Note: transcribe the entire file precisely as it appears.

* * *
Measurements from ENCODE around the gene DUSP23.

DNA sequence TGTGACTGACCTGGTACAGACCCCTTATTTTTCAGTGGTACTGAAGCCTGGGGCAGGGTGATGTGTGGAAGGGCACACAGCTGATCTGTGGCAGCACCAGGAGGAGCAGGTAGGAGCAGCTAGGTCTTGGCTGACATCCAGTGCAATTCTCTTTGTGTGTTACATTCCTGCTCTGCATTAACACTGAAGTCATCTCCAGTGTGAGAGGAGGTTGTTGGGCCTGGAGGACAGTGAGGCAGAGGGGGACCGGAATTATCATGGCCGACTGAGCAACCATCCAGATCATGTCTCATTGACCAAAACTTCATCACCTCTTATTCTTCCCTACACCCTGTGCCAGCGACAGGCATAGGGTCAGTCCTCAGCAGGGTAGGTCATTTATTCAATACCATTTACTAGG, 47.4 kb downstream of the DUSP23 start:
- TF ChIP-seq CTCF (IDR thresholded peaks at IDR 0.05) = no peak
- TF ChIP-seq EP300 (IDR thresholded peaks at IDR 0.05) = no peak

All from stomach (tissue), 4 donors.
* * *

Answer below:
Measurements from ENCODE around the gene DUSP23.

DNA sequence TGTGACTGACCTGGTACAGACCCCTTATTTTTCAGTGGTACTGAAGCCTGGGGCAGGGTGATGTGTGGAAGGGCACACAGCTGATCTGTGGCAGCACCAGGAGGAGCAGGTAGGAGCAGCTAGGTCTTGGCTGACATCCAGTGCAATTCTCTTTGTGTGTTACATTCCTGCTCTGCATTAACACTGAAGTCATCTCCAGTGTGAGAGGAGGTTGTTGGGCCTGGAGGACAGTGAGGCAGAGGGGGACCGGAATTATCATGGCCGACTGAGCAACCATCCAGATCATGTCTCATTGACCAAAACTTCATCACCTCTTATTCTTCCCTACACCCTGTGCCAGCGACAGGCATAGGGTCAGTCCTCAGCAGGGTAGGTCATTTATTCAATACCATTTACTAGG, 47.4 kb downstream of the DUSP23 start:
- TF ChIP-seq CTCF (IDR thresholded peaks at IDR 0.05) = no peak
- TF ChIP-seq EP300 (IDR thresholded peaks at IDR 0.05) = no peak

All from stomach (tissue), 4 donors.